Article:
Over the course of several months, we’ve published nearly 30 posts on our blog. We take extraordinary pride in what we publish because of the time and effort we take to research the topics. Have you noticed some of our sources?
Accurate and Reliable Posts
For the most part, we only quote from websites that end in .gov, .edu, or .org. Why? Sites that end in .gov are the property of the government. For example, you’ll notice that the US Food and Drug Administration’s website is https://www.fda.gov/home
On the other hand, sites that end in .edu are reputable in nature and the property of educational institutions. A great example of this is a journal published by Harvard Medical School whose link is http://cdn.content.health.harvard.edu/media/files/SCR0314.pdf
The .pdf ending is how we know it’s a file meant for reading. However, you’ll notice the professional cited examples within the report.
Thirdly, sites that end in .org are the property of specific organizations. For example, the National Eczema Society is a UK-based charity that provides information on the skin condition eczema. Their website is http://eczema.org/ But, you’ll notice a few things about this site that we take seriously. There are few professional examples cited.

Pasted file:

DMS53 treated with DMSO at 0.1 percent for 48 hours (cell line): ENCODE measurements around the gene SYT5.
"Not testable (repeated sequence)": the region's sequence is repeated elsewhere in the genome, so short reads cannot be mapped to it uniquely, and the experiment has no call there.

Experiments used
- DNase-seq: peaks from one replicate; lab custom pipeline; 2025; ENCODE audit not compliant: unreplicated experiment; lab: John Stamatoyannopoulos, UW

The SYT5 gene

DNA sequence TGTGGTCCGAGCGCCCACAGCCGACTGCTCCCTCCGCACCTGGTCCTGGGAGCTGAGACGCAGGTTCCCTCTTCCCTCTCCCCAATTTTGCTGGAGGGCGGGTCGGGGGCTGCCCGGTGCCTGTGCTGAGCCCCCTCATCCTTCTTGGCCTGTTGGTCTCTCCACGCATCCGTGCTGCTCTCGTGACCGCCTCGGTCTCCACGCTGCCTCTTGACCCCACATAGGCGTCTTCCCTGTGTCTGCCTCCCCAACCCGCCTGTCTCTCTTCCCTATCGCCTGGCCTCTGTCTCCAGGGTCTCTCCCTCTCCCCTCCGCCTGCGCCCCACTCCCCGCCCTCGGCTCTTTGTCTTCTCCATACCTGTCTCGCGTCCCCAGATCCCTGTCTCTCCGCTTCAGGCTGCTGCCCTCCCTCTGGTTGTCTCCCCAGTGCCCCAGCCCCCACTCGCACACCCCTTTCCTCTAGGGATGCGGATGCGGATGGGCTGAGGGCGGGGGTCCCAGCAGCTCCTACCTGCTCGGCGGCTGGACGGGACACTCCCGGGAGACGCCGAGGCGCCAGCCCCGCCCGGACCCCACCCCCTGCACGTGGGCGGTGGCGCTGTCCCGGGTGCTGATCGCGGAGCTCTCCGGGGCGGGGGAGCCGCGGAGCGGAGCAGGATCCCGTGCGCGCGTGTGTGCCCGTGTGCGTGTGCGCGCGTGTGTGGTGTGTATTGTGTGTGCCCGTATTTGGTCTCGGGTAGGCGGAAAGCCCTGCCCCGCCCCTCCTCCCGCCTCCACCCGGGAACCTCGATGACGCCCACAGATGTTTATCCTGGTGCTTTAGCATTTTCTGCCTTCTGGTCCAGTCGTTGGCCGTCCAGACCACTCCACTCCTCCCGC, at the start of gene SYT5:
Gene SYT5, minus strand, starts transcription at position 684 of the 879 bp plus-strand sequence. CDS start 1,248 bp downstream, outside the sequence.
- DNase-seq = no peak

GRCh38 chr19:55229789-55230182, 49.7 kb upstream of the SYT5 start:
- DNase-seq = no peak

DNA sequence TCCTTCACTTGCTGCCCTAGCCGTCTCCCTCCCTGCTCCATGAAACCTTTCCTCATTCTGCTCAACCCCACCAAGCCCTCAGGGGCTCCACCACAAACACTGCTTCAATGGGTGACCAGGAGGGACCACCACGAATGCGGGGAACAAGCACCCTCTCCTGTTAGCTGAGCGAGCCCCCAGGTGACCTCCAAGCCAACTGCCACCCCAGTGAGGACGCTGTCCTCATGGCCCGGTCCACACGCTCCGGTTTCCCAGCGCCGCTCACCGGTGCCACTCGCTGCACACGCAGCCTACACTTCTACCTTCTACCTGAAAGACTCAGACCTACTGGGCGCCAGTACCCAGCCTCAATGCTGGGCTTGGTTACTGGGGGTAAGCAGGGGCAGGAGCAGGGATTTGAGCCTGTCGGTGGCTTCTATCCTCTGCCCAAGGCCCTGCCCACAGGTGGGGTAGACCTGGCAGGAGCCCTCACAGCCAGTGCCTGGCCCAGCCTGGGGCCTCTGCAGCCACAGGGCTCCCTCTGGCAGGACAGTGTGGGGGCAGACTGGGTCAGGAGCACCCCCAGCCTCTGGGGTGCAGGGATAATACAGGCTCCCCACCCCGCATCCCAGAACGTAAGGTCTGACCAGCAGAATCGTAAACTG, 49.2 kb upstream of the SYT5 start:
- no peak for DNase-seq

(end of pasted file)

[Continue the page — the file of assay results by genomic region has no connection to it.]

What’s more, the society’s site does not have a secure lock in the link. It doesn’t begin with https, instead, it lacks the s for security. Therefore, a site like this highlights the fickleness of .org sites. This is a site we would prefer not to quote from.
How Much Time?
How much time does it take us to write and research a topic before we post? Most articles take about a month of intense concentration before posting. However, some articles could take as little as a week or as much as a year! Why?
Sometimes there isn’t enough accurate and reliable information available about a specific topic. In that case, we will write about what we have information on and wait for further studies to become available.
Why So Much Effort
We are committed to providing accurate and reliable information on our website. Admittedly, sometimes we may publish an article that contains outdated information or cites a study that has since been revised or updated. In these cases, we will often revise the article and post the date of revision. In rare instances, we may pull an article altogether off our site.
We apologize for these errors and acknowledge the possible fallacy of our articles. Rest assured that we do our very best to publish articles based solely on reliable and accurate information.
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The information provided herein has been reviewed for accuracy, but cannot be guaranteed to be free of infallalacy. The information herein does not qualify as a diagnosis nor does it substitute a consultation with a licensed physician.
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